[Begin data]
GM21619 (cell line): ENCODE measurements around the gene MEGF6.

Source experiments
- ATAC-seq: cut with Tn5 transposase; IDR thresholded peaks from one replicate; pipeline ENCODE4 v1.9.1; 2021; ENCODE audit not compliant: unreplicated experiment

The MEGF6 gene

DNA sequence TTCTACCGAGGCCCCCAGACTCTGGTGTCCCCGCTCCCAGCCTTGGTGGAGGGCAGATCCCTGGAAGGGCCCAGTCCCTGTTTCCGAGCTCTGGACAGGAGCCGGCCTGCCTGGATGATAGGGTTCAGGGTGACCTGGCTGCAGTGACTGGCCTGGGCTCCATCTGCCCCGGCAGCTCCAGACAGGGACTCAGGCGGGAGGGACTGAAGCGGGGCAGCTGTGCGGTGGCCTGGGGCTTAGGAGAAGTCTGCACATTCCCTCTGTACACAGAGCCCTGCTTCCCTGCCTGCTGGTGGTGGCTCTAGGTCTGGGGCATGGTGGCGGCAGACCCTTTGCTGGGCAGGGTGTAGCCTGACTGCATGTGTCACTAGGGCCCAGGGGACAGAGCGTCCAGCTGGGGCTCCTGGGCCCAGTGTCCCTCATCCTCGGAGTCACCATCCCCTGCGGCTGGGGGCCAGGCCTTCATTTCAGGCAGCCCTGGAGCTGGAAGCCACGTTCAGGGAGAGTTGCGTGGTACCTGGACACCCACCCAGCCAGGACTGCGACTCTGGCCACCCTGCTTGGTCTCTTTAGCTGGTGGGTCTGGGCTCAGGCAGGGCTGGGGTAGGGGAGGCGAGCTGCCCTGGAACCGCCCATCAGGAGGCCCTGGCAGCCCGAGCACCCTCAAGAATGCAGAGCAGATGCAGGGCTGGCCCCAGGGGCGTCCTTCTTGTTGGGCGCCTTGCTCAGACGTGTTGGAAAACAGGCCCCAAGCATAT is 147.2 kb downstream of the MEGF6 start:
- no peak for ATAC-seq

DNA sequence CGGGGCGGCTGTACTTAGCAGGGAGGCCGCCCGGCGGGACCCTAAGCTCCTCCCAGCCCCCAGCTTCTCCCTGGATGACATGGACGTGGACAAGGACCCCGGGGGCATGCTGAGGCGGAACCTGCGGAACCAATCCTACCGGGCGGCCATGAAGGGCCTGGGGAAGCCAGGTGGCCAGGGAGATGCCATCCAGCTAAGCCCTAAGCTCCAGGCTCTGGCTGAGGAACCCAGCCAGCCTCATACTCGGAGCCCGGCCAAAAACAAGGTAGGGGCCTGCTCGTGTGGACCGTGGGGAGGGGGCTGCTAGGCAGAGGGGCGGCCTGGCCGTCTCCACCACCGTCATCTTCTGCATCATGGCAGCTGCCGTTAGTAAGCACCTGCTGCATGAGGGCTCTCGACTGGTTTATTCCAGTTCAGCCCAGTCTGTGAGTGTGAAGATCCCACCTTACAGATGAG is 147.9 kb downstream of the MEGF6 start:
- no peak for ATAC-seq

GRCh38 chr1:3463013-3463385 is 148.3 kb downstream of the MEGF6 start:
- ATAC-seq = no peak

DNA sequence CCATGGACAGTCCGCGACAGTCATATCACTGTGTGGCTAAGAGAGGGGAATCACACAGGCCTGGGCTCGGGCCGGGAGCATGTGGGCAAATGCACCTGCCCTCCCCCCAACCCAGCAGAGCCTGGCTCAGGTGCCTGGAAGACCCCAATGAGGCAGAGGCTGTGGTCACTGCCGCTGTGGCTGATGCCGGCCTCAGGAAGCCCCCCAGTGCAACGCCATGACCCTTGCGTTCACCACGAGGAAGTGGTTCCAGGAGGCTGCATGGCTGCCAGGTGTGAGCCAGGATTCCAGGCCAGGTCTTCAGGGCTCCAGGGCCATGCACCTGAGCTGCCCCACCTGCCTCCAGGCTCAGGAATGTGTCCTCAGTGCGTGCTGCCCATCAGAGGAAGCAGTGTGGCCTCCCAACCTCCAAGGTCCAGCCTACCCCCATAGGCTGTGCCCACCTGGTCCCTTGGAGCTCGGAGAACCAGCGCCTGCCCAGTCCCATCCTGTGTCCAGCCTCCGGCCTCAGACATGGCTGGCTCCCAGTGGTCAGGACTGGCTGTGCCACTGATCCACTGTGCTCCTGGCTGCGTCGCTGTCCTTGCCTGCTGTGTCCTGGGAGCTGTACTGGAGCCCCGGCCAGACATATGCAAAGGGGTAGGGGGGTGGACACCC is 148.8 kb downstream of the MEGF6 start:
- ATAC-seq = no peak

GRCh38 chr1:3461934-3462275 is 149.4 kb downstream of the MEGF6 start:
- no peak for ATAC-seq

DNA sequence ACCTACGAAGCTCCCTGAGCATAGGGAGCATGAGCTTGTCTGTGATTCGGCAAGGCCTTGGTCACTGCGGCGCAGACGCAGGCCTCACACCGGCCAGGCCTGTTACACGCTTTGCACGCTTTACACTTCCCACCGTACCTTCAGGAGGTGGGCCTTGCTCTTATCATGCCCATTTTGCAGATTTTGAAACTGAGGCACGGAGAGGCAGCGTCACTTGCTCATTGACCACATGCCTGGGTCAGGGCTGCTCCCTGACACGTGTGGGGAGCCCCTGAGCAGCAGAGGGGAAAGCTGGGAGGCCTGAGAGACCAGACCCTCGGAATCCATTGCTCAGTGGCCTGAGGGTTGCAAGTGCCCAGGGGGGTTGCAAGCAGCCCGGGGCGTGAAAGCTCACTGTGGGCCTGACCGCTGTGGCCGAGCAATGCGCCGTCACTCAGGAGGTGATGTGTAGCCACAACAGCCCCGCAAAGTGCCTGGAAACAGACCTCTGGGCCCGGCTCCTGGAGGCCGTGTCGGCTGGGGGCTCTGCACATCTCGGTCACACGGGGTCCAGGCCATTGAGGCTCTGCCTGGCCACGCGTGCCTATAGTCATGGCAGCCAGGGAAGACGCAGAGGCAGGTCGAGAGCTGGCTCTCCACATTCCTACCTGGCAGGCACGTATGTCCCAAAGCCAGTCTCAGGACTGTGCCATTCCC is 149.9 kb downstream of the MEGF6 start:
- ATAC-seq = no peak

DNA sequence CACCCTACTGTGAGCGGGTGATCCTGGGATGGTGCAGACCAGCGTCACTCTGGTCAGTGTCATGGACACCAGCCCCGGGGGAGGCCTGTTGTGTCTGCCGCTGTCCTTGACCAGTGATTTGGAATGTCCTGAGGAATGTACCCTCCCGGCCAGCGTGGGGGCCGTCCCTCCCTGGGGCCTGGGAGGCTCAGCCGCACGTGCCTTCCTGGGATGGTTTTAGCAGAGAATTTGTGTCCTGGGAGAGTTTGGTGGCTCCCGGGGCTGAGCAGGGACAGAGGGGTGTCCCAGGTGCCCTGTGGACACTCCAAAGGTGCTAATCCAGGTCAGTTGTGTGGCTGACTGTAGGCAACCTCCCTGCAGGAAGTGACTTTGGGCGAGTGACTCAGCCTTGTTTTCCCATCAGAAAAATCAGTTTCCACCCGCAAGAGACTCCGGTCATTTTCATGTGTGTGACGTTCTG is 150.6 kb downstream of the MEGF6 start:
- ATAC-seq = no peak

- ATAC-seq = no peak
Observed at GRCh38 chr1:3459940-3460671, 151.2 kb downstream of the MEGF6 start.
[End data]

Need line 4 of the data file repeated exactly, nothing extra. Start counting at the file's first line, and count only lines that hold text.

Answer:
The MEGF6 gene